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Norway plans seabed mineral auction amid environmental criticism

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Norway is advancing towards potentially becoming the first country to engage in seabed mineral mining, as the government announced plans to auction off 386 blocks early next year. Despite strong criticism from environmental groups, the Ministry of Energy has initiated the first licensing round for seabed mining, inviting public feedback until the end of September with the aim to commence auctions in early 2025.

The proposal outlines 386 blocks within a 280,000 square kilometer area in Norwegian waters, stretching from Svalbard to Iceland and the mainland. This area was recently opened for mineral exploration on the continental shelf earlier this year, covering approximately 38% of the designated zone in the initial auction.

Minister of Energy Terje Aasland emphasized the government’s commitment to exploring sustainable seabed mineral extraction to support the global transition to low-emission economies. He noted broad parliamentary support for opening the area, highlighting Norway’s history of responsible resource management.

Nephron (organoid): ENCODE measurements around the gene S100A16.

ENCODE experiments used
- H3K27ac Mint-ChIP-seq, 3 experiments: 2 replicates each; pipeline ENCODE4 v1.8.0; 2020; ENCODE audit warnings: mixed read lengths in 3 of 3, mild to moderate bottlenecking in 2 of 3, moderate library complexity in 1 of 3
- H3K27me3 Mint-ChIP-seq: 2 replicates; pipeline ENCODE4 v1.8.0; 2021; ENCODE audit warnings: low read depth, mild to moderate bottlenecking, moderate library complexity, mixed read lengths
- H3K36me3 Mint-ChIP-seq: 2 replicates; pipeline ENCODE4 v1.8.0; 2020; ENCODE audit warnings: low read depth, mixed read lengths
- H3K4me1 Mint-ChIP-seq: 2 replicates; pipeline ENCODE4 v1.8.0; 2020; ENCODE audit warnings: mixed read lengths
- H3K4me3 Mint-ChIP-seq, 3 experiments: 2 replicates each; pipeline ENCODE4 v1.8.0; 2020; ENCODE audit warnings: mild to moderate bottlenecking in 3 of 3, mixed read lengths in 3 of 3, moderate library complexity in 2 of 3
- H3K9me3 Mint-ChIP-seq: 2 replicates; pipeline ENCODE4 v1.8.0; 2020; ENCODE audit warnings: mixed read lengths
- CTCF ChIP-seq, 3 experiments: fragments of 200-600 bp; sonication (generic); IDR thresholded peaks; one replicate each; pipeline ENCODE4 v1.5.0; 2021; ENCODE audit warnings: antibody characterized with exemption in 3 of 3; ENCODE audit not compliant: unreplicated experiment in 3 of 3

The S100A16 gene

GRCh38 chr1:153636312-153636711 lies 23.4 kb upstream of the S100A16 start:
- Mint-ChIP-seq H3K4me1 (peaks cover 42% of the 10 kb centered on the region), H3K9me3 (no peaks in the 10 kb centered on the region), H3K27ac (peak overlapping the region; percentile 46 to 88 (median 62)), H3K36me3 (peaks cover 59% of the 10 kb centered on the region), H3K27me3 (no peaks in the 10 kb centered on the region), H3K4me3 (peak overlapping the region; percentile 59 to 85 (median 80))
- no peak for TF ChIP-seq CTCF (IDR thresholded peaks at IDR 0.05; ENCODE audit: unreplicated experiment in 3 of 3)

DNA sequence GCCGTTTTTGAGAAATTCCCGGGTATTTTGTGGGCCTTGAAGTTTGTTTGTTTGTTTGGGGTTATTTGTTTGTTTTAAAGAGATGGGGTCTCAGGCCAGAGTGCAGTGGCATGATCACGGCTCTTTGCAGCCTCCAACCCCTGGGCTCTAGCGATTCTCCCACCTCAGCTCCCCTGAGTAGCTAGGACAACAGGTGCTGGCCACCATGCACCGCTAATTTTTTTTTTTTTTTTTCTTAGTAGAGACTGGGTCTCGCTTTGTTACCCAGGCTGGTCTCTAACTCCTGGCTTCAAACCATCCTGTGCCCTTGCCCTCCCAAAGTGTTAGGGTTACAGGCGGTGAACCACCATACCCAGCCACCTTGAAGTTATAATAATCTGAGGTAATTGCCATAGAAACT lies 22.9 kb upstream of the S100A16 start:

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However, the announcement has sparked sharp criticism from environmental advocates, including Norway’s branch of the WWF, who condemn the decision as environmentally irresponsible and potentially damaging to marine ecosystems. They argue that once licenses are awarded, it will be exceedingly difficult to halt future exploration efforts, drawing parallels to challenges faced in the petroleum industry.

Despite objections from both national and international experts, as well as scrutiny from the European Union, Norway remains steadfast in its approach to explore and potentially extract critical minerals from its seabed. The government acknowledges that further impact assessments and parliamentary approvals are necessary before exploration can proceed.

The debate underscores Norway’s dual role as a pioneer in seabed mining initiatives and a target of international concern over environmental stewardship. The outcome of the public consultation period and subsequent decisions will likely influence global perceptions and policies regarding seabed resource management and environmental conservation.

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